State Sen. Morris Hood Connects Constituents to Lansing

State Senator Morris W. Hood III brings his experience on the assembly lines at the Ford Dearborn Engine and Fuel Tank Plant to his work representing his constituents' concerns.

Morris W. Hood III, 47, serves as state senator for his constituents in the 3rd District -- Dearborn, River Rouge and part of Detroit.

Although his father, Morris Hood, Jr., served in the Michigan legislature, Hood did not plan to end up in politics.

“You really don’t pay attention to what your dad or mom does,” he said. “But you end up picking up things.” 

Hood is one of the modern-day community leaders and trailblazers whom Patch is highlighting in recognition of Black History Month.

He said he’s most proud of his work in improving higher education. It was around 2007, he said, when he was appointed as chairman to the Joint Capital Outlay Committee that in part oversaw projects for community colleges and universities.

Out of the Committee came a bill that gets state funds to community colleges and universities, he said. He worked to get a new science building at Henry Ford Community College (HFCC) that opened in October. 

“We were able to get a state match for that building,” he said.

Gail Mee, HFCC president, said Hood is exceptionally supportive of education and the College.

"Each year there is a very competitive program for Capital Outlay dollars," she said. "We were very fortunate to be able to work with Morris."

He also secured the first State Building Authority project for Wayne County Community College. Hood said higher education is becoming more necessary to get access to secure jobs.

“If we’re taking about creating jobs in the state of Michigan, we have to have an educated work force to fill those jobs when they come,” he said.

More recently, Hood responded to the language in an anti-bullying bill, which he described as a step backward in protecting Michigan’s students. Read about his other initiatives from last year here.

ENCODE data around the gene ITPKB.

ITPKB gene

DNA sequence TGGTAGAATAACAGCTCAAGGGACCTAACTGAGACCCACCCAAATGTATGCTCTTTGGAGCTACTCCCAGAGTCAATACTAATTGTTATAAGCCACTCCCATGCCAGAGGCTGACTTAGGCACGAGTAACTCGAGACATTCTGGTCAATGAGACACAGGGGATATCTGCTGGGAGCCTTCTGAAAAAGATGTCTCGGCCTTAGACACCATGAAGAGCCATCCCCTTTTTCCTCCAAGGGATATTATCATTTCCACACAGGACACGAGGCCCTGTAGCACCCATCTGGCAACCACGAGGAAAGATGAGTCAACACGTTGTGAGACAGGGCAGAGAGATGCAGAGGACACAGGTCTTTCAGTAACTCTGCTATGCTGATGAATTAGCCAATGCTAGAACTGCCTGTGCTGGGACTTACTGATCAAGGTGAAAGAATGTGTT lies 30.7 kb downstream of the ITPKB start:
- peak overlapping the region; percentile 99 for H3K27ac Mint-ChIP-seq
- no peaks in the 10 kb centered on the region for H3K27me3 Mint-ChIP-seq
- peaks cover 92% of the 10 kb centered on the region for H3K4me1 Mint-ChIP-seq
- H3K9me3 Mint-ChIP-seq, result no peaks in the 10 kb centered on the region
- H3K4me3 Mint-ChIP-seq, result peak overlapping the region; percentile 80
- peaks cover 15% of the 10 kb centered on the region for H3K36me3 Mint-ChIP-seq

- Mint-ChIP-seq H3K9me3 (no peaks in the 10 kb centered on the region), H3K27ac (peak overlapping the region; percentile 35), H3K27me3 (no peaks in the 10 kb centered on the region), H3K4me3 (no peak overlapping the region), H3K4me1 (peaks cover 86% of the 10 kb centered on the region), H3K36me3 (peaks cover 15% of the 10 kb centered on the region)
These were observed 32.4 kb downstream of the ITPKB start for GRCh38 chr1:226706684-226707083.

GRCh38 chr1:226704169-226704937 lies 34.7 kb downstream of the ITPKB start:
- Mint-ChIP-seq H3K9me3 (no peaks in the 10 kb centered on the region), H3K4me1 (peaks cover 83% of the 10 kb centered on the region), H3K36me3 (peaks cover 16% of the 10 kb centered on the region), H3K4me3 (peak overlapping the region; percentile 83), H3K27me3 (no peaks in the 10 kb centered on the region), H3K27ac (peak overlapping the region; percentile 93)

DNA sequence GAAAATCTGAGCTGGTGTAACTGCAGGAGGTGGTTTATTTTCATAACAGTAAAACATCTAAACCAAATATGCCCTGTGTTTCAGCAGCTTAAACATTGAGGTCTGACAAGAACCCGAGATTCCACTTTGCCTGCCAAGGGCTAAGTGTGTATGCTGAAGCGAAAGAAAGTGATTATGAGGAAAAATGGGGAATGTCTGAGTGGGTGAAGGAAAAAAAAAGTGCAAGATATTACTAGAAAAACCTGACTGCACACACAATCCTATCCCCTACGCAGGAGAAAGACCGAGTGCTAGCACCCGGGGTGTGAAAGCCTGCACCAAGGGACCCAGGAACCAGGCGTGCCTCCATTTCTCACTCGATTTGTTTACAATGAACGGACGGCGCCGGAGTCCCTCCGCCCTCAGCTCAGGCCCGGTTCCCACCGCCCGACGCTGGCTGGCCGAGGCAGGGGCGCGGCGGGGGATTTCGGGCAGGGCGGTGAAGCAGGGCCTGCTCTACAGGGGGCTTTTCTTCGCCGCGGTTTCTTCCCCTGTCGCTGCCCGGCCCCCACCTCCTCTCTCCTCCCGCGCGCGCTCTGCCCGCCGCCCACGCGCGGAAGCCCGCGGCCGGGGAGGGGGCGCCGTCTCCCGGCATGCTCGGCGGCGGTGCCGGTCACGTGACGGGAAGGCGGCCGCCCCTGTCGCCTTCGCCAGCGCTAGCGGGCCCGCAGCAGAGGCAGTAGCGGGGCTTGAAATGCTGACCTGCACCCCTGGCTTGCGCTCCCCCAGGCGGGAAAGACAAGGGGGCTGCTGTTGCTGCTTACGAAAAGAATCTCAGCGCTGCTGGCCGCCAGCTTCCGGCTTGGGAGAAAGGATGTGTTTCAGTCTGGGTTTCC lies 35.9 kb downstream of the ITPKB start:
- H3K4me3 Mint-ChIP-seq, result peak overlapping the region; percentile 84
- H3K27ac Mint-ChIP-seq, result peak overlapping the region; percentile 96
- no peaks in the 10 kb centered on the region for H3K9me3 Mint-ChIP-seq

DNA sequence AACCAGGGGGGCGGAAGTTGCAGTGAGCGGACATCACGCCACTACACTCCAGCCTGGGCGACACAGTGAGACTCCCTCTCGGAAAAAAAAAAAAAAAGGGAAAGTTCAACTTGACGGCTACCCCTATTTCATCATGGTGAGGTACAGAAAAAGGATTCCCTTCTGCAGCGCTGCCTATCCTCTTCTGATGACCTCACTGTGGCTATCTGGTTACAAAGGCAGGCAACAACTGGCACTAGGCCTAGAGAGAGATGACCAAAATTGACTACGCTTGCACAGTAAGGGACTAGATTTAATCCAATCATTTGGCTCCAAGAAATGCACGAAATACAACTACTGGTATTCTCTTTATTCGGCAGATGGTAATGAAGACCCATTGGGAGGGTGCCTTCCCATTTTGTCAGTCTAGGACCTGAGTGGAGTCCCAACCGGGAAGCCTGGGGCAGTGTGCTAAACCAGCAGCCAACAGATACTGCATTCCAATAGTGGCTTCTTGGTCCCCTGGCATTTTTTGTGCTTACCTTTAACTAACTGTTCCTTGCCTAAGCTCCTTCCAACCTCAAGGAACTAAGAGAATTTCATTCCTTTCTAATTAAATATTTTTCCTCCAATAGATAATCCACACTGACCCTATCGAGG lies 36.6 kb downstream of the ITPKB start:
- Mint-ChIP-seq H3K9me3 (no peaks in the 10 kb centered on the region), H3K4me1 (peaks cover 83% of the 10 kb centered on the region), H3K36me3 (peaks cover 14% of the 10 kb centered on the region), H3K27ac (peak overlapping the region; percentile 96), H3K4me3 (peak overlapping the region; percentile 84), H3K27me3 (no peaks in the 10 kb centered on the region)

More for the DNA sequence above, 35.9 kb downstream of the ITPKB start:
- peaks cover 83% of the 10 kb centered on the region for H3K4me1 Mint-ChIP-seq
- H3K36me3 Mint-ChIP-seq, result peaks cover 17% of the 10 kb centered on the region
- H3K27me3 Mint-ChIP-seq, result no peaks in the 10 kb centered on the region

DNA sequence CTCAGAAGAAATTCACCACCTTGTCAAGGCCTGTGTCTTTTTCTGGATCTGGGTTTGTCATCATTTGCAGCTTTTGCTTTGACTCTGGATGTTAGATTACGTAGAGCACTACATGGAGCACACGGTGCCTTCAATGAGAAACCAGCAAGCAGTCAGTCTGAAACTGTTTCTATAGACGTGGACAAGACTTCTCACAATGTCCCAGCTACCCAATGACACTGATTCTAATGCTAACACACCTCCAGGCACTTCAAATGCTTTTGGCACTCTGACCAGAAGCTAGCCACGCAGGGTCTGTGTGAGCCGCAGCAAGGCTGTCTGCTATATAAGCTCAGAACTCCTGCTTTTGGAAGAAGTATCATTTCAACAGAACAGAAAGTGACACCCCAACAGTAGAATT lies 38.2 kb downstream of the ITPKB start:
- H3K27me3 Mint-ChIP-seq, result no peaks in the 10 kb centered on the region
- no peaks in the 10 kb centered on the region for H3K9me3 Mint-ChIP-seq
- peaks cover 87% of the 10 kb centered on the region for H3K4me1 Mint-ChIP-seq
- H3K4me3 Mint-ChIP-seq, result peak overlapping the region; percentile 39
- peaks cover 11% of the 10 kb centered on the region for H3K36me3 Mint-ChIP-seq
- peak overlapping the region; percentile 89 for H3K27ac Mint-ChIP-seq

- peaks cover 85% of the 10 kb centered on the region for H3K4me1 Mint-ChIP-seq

Hood tackles a multitude of issues as a state senator, but he said the constituents are his main focus and have a voice through his office.

“People have a place to call and someone answers the phone,” he said. 

Hood Uses Roots, Assembly Line Experience to Connect with Constituents

Hood, who lives in Detroit, worked for seven years on the assembly line at the Ford Dearborn Engine and Fuel Tank Plant in the Rouge Complex. He said a part of the work he did there was to negotiate conflicts between employees.

“It was about getting two people to sit down and have a conversation and settle an issue,” he said.

That helped prepare him for his work in Lansing, Hood said. Before he had the idea to run for office, he said he and his co-workers talked about politics and local issues during lunch breaks at the plant.

When the 11th District State House seat was vacated, he said they started discussing who could run.

“A couple of buddies of mine at work said, ‘Why not? Let’s take a shot at it,’” Hood said, and they helped him campaign. 

Hood said he lost when he first ran in 1998 but didn’t give up and won the election in 2002. He was then elected as state senator for the 3rd District in 2010.

“When I came into the legislature, it was fun – and it still is fun – to meet people all across the state,” he said.

Hood said he enjoys going to rural areas to talk to people about farming, mining, lumber and other issues unknown to urbanites. 


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